A leading surgeon based at Southampton’s university hospitals has called for the development of a national training guide to help staff care for patients with specific religious and cultural needs.
Aiman Alzetani, a consultant cardiothoracic surgeon at Southampton General Hospital, said the current lack of basic training and information for healthcare professionals across the UK had created “obstacles” for staff and “disconnected” them from some patients.
He spoke out ahead of his presentation on raising cultural awareness at University Hospital Southampton NHS Foundation Trust's annual equality and diversity conference.
“Unfortunately, as religious and cultural awareness is not currently an essential part of training and development for healthcare professionals, many remain innocently unaware of its importance to some groups in society,” he explained.
“It can be a source of frustration for clinical staff when patients do not seem to be cooperating but, in the case of Muslim patients for example, it could be something as simple as someone trying to pass them food in their left hand, which they wash with, instead of their right.
“Muslim patients are also required to hand wash before and after eating and, if bed bound, may need a portable hand wash facility which, again, can seem odd or unnecessary to those who are not familiar with such processes.”
Mr Alzetani said these instances were common, particularly among patients unable to communicate clearly, but there were also many other scenarios seen regularly in hospitals nationwide.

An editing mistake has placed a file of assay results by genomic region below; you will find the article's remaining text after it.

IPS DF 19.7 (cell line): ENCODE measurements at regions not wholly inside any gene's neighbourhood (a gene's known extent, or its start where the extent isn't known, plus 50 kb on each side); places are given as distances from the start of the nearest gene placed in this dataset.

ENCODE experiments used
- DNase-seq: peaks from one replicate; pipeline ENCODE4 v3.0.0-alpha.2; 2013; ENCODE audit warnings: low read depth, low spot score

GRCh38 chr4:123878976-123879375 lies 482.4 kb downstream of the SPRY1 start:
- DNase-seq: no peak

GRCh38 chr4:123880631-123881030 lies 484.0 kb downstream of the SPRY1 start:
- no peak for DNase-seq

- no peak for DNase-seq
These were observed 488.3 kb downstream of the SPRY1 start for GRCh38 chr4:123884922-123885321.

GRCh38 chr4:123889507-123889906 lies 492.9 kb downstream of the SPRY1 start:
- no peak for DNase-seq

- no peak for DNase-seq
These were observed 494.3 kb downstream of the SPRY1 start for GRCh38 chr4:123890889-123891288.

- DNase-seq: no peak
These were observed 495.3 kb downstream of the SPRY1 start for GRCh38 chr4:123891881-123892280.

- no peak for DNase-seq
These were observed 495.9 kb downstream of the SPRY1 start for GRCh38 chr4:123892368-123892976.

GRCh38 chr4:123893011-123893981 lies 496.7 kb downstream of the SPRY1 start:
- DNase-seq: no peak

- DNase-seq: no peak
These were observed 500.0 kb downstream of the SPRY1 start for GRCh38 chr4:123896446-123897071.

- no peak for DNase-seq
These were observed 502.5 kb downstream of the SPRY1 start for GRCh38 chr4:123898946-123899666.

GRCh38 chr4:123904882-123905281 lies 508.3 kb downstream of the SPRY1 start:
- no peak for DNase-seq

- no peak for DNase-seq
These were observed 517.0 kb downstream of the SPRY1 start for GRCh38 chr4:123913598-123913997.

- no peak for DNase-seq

"It is not widely known Muslims are not allowed to shake hands with a member of the opposite sex, that intoxicating drugs are not permissible or that not all male family members are allowed to visit a female relative without her hijab on," he said.
"These are all situations that could cause issues between staff and patients, but they could be easily avoided with some basic training or information to help guide staff – and that goes for any religion or culture which involves sensitive traditions or rituals."
He said he would now push for the development of a pocket or ward-based guide on all religions and cultures for use across the NHS, as well as the introduction of staff 'culture champions' in hospitals to offer advice, training and support.
The UHS equality and diversity conference, which offers members of staff the opportunity to raise awareness of key issues and showcases how the organisation is integrating equality and diversity into mainstream work, takes place on Wednesday (4 June) from 9am to 4.30pm in the Heartbeat Education Centre at Southampton General Hospital.
Posted on Monday 2 June 2014